First Look at Eureka Heights Brew Co.
Eureka Heights brews five core beers, all year round.
Photo courtesy of Eureka Heights Brew Co.
Homegrown Eureka Heights Brew Co., located at 941 West 18th in the Heights, is the new cool kid on the block, down the street from Hunky Dory and Bernadine's. The Houston Press caught up with one of the founders, Casey Motes, for a first look at where Eureka came from, where it's at, where it plans to go and, of course, the beer.
The brewery was started by three friendships between couples: Casey and Lori Motes, Rob and Shelley Eichenlaub, and Joel and Heather Swift. They share a love of home brewing and entrepreneurship. Casey, Rob and Joel have been home brewers for many years, and Casey used to brew for Saint Arnold. Each person has a different role at Eureka, but Casey is the official "brewmaster."
The taproom is spacious, with picnic table seating, board games and a foosball table.
Photo courtesy of Eureka Heights Brew Co.
The staff is small, yet they take care of all activities in-house. Casey takes pride in their bad puns and humble beginnings. With unfinished picnic tables in the taproom, a stack of board games on the side table and beautiful stainless-steel equipment quietly working its fermentation magic in the background, the stage is set for endless weekend afternoons of friends gathering and sharing good beer. Although there are plans for a kitchen addition, they are happy with having a variety of food trucks available for patrons to satisfy the need to nosh while having cold brewskis. Eureka beer is served in 45 local bars and restaurants, and there are plans to expand to taps all over Houston.
They currently brew five core beers year-round, all of which are "sessionable," which means they will not be too heavy on the ABV (alcohol by volume) scale. The Press sampled each of these in the tap room and here's a quick lowdown:
Buckle Bunny (playfully named after rodeo groupies) is the easiest to drink. It is a light cream ale with just enough crisp to quench a thirst. Casey explained that the brewery uses a "high-quality flaked corn," which is a style used before the days of Prohibition, allowing the beer to keep a "perceived sweetness" because of the corn. For measuring only 4.2 percent ABV, this beer has lots of body.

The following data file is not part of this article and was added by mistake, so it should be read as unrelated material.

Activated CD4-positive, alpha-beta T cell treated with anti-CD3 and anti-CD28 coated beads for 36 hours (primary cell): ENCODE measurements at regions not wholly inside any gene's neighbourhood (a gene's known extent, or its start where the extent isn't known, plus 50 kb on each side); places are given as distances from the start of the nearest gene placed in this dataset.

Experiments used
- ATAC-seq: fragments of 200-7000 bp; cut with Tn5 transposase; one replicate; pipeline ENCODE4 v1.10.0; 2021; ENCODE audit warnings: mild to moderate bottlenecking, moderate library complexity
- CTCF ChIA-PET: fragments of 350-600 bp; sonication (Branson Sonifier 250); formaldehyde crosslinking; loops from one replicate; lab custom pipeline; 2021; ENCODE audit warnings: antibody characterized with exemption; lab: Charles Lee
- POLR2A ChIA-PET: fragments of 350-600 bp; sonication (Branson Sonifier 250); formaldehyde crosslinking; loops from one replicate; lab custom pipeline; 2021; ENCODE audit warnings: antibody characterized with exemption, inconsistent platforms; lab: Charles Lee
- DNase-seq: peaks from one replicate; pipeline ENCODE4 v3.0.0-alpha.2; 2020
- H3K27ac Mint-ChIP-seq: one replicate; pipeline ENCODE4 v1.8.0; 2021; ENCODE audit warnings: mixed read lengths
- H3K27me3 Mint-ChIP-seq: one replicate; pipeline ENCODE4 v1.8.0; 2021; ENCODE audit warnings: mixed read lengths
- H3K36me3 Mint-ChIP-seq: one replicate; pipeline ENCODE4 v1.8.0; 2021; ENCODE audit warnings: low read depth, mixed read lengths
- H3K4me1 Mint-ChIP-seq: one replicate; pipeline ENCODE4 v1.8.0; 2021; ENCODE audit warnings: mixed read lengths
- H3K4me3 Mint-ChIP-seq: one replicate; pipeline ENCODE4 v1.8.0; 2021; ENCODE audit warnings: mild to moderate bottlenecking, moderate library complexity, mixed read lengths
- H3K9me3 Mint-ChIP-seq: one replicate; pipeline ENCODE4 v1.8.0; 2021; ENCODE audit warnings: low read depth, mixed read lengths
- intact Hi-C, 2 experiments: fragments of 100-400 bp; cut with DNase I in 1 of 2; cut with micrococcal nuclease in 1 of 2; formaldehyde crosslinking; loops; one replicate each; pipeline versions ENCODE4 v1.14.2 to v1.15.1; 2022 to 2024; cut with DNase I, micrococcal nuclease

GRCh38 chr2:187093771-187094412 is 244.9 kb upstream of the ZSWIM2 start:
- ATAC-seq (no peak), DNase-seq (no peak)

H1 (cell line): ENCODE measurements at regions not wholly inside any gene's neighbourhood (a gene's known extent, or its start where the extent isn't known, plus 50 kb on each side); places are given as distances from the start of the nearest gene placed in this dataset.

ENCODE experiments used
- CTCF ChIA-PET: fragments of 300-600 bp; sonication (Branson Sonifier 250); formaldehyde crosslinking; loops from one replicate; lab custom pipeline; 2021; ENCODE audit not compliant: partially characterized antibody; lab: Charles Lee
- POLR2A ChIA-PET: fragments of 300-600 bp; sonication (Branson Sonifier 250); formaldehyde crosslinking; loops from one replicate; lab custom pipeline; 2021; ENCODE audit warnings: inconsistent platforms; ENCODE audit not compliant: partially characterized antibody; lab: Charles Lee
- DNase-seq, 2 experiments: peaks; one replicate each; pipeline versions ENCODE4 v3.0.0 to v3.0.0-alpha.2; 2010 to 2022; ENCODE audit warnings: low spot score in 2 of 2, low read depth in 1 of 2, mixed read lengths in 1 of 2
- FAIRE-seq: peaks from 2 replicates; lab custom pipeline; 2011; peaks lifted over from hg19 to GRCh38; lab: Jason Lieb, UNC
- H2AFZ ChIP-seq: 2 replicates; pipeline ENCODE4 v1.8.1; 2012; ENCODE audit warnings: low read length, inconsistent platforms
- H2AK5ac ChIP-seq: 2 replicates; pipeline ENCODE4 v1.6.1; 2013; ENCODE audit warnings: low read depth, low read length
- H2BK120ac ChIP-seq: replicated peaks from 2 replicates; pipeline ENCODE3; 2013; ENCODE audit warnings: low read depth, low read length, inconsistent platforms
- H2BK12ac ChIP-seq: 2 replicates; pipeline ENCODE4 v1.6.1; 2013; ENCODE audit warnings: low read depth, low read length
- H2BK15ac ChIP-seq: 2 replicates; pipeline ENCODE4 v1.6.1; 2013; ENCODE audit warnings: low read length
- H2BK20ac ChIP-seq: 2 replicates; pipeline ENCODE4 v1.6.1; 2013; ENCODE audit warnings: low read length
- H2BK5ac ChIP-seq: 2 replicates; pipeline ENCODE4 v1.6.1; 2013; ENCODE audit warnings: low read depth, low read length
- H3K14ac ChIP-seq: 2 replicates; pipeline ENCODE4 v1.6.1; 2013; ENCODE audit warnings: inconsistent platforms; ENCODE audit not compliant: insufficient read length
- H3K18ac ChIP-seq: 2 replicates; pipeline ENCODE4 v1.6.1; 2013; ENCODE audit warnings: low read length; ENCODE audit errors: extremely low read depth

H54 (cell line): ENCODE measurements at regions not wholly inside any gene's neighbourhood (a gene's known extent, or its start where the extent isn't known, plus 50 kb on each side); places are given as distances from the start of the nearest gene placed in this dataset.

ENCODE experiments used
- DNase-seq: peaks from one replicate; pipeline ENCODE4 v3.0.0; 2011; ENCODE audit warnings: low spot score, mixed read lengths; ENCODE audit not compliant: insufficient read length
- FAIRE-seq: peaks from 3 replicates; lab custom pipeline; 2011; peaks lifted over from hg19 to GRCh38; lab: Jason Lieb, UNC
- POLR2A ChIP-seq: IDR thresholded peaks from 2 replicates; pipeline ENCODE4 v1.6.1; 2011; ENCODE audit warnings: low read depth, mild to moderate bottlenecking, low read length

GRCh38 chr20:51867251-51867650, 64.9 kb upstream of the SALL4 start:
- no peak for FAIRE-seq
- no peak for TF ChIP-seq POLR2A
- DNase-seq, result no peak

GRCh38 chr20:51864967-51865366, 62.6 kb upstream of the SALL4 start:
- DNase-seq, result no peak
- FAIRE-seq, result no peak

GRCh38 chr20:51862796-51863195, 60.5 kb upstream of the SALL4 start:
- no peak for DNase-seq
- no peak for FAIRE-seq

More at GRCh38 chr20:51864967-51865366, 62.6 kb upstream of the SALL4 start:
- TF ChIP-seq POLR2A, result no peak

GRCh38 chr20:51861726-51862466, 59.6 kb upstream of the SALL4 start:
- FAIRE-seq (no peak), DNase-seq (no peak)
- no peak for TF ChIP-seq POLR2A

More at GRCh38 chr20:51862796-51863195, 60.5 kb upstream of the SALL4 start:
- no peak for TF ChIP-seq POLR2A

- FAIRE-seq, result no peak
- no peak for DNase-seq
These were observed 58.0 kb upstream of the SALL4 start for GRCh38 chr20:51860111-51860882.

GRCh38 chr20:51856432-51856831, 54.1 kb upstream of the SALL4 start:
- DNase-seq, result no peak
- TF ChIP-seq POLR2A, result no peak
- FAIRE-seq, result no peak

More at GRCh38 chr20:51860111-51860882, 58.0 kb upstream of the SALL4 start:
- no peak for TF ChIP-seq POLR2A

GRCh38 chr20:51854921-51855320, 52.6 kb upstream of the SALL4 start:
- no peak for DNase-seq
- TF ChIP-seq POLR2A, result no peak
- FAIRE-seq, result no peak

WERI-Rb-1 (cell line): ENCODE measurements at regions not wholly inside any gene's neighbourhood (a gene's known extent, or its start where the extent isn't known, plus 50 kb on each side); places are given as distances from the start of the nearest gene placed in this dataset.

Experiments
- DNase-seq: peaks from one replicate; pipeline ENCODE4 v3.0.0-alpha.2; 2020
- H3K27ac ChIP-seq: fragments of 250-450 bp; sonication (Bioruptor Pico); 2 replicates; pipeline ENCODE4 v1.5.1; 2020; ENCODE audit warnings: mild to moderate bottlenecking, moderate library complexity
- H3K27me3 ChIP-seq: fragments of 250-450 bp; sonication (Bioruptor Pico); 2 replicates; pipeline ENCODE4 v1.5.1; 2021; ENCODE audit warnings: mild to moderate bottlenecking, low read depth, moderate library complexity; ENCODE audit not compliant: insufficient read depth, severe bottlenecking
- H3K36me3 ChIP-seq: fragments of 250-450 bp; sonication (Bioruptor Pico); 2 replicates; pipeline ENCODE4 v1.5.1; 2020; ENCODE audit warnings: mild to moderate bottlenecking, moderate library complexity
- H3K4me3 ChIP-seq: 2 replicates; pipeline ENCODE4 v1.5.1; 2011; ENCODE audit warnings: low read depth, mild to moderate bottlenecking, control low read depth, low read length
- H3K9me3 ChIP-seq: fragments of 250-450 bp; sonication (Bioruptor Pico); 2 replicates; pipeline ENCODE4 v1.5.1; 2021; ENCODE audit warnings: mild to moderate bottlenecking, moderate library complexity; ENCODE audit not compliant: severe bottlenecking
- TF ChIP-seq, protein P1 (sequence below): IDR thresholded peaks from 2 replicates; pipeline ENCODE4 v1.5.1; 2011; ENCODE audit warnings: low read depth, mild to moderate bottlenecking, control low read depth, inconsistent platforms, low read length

Wicket Awesome is an ESB (English Special Bitter) with an ABV of 4.7 percent created with traditional British malts and hops. Two hundred years ago, an ESB would be considered a bitter beer, but these days, although the name stuck, the level of bitterness of an ESB is quite mild compared to that of other bitter beers on the market. He says this one in particular is a "malt-forward" beer and although the style is that of an ESB, the Wicket Awesome is probably the least bitter of Eureka's brews, with a slight caramel and biscuit flavor. Biscuit, you say? "You'll taste for yourself," he says.
A quick sidebar lesson on the difference between a sour and a bitter beer was completely enlightening at this point in the conversation. Casey explained that bacteria is used to lower pH levels and add acidity to create the tartness in sours and that both sours and bitters possess the "aggressiveness that puts the pucker on your lips." He warned that "a sour and bitter should never be combined." Judging from the look on his face, we trust him.
Mostly Harmless, at 4.5 percent ABV, is a citra pale made from German malt and yeast and American Pacific Northwest citra hops (musky tropical fruit and strong citrus combined to produce fruity flavors and aromas in hops). Using the citra hops in creating this beer produces a cleaner, crisper version of a typical American pale. Notes of grapefruit are definitely present, and many have asked if citrus zest is used, but Casey can attest that it’s just the citra hops doing its thing, keeping the beer light and fruity.
"Full hop-seed ahead" to Space Train, the resident IPA (India Pale Ale). At 5.5 percent ABV, it is on the lower end of what typical IPAs register. Casey mentions again that one of their committed goals was to "keep most of the brews sessionable," so keeping it under 6.0 percent was very important to them. With five varieties of American hops in the mix, tropical fruit notes are more defined, with hints of mango and other fruits instead of the standard notes of pine or resin. Space Train is the most bitter beer on the brewery's taps at the moment.
The Moo Caliente, with an ABV of 6.0 percent, rounds out the lineup. Inspired by Mexican-style brownies, baked with cinnamon and cayenne, by Casey's wife, Lori, the milk stout has a roasted taste and is heavy on the chocolate. Casey explains that it's a 6 percent stout with lactose, or milk sugar, added back to the beer, which provides sweetness that is missing because of the type of brewer's yeast that is used. The introduction of lactose gives it more body and sweetness. Normally, to balance out the sweetness, bitterness is added, but for this brew, cinnamon and cayenne are added. Many have compared it to a Mexican-style hot chocolate. The beer is deliciously interesting and the cinnamon is not as noticeable as the cayenne.
One of the founders, Casey Motes, demonstrating the canning of a crowler of Moo Caliente.
Photo by Cuc Lam
Eureka sold its first keg on August 3, marking its official introduction to the market. Casey says Eureka is planning a grand opening event for mid-October. Patrons are ready for cooler days to enjoy a Moo Caliente in the tap room or to take a 32-ounce crowler (aluminum-canned growler) of beer home. Hours of operation are 4 to 8 p.m. on Fridays and noon to 8 p.m. on Saturdays. Eventually the brewery would like to add Thursday and Sundays to the mix.
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